14 September 2011

What do you mean, "*in* the story"?

In the Wondering Time after Sacred Stories, storytellers are urged to introduce four things to ponder. These are always the same. The first is I wonder which part of this story you liked the best. Just about everyone seems to like that. It gets the members of the circle thinking back over the story, and with that question most will feel comfortable sharing something out loud (... although nobody is ever made to feel that they must speak out loud.)

The third topic is I wonder where you are in this story. It can also be asked in a different way: I wonder which part of this story is about you. But this third topic is a tricky one. Adults may over-think it. Children may be baffled by it. Yet sometimes members of the circle share very deep and personal things about themselves at this point:

I am under the flood-waters.

I am the donkey, getting tired of carrying people.

I have come back from the desert to the river where there is refreshing water.

(my own materials)
It's also interesting when this question is taken literally. Last Sunday I told the story of the Great Flood. When I asked, I wonder where you are in this story, a child answered, I'm not there! I can't remember the exact words that followed, but the child gestured and observed that there were no figures of children in the story - just two adults and a bunch of animals. It's an interesting point. We think of this as a good story for children, and yet there are no children featured in the story.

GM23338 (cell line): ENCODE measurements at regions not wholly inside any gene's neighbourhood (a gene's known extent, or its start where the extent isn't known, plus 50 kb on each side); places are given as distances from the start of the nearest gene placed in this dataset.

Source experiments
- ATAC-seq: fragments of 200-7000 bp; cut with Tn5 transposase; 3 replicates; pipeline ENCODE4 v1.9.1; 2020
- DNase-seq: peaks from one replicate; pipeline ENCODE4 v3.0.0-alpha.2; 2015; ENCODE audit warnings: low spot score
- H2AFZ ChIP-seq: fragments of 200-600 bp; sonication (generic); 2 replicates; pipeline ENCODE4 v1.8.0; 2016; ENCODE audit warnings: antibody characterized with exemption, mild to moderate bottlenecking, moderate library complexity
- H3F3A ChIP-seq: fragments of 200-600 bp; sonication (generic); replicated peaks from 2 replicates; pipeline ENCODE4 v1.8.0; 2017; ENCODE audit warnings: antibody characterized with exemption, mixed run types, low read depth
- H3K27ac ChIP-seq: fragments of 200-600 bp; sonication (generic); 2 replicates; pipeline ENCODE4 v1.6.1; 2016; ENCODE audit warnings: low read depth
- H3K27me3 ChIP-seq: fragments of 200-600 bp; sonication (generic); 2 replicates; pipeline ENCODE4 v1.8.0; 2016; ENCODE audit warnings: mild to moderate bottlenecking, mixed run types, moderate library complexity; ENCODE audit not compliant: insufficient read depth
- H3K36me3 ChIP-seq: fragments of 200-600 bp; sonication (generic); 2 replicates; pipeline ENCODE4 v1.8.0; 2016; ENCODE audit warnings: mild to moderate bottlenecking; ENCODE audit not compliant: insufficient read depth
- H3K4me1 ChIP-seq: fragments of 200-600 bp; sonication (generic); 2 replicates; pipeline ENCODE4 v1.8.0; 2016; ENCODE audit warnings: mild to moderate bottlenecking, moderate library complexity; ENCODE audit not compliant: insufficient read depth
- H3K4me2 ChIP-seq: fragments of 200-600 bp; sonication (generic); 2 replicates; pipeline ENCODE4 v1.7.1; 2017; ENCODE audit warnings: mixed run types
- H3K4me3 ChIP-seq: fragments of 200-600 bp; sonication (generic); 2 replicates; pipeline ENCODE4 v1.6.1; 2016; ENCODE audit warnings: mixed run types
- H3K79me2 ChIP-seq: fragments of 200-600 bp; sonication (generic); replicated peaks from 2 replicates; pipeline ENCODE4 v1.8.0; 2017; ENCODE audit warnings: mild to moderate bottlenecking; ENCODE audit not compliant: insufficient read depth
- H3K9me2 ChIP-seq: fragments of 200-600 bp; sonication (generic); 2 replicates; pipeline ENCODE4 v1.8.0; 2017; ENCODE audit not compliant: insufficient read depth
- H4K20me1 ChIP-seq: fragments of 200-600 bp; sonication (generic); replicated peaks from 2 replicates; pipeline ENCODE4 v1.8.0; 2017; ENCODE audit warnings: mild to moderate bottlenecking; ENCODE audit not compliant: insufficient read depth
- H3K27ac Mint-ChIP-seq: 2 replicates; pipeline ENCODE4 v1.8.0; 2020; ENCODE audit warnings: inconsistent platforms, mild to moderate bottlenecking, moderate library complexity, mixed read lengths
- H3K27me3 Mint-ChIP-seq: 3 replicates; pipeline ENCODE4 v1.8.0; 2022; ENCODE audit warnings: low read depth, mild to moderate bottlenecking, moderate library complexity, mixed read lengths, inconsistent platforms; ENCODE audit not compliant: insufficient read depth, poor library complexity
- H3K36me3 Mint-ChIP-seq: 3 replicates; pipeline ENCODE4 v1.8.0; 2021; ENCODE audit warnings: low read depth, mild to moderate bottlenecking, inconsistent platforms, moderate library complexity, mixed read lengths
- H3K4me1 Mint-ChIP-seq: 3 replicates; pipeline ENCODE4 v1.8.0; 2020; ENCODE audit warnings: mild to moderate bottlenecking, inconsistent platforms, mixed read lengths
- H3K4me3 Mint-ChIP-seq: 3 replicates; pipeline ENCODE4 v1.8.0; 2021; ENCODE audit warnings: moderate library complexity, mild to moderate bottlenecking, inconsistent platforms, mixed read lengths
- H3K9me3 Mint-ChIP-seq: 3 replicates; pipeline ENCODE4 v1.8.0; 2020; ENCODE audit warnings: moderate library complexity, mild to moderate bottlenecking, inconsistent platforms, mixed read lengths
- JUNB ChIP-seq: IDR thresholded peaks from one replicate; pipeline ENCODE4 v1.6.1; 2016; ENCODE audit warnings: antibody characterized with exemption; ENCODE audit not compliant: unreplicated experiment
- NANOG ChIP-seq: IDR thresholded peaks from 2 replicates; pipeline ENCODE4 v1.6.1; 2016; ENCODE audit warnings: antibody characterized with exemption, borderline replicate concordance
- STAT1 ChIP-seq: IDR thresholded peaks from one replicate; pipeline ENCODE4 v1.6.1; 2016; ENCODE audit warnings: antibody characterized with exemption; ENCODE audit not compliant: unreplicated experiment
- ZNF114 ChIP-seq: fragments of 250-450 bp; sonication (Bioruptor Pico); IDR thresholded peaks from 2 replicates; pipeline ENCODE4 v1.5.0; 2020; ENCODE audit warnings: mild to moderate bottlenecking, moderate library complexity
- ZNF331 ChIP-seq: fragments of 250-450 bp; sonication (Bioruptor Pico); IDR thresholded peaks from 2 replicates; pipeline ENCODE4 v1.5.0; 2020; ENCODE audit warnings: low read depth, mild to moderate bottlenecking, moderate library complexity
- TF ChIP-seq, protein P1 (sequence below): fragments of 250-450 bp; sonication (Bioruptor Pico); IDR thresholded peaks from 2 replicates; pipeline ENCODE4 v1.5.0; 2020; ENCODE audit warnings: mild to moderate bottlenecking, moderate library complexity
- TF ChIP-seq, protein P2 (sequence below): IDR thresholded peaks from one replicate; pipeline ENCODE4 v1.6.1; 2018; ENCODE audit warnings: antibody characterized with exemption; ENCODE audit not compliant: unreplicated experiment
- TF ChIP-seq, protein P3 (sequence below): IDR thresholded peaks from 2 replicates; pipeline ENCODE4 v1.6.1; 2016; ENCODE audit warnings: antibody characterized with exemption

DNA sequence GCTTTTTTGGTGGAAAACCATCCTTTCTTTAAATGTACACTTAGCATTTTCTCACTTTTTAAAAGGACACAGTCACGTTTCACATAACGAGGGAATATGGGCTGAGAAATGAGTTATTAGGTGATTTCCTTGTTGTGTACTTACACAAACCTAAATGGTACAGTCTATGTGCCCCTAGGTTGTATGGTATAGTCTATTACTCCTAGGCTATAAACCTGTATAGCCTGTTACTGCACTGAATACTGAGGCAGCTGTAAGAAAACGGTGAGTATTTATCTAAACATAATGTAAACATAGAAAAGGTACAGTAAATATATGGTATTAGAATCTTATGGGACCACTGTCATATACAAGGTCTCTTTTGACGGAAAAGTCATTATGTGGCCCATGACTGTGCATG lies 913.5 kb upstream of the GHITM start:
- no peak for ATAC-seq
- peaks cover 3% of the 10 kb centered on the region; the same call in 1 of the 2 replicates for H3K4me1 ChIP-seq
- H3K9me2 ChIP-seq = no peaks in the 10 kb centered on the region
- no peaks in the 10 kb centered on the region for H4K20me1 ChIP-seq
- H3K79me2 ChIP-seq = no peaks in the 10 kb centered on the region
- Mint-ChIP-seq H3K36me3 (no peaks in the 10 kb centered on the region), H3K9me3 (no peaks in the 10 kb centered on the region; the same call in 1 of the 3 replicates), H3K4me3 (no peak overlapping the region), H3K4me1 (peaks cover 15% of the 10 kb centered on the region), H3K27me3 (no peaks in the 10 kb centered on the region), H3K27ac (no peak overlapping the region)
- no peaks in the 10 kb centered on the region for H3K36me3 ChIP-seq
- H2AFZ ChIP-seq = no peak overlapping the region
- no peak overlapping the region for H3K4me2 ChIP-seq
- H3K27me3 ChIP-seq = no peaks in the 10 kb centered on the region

[After a pause, I did point out that the Bible story says that after the ark landed, Noah's sons, who were grown up, and their wives, had babies to help "fill the world with life again".]

Frances, at "On the Chancel Steps", explored this idea of being in the story in her children's sermon for September 11th this year:
I wonder where you are in this story: I love stories! I love to read myself into the world of Winnie-the-Pooh, or mysteries, or kings and queens, or the Bible. But not all stories are in books. Each of us has a story.
Her closing prayer begins, Dear Lord, Thank You for stories. I might pray this prayer myself the next time I feast with our children!


  1. Loved your thoughts and stories about the wondering questions. I'm always fascinated at children's responses. I featured your post at the Living Montessori Now Facebook page: http://www.facebook.com/LivingMontessoriNow

  2. I'm really flattered, Deb. Thank you!


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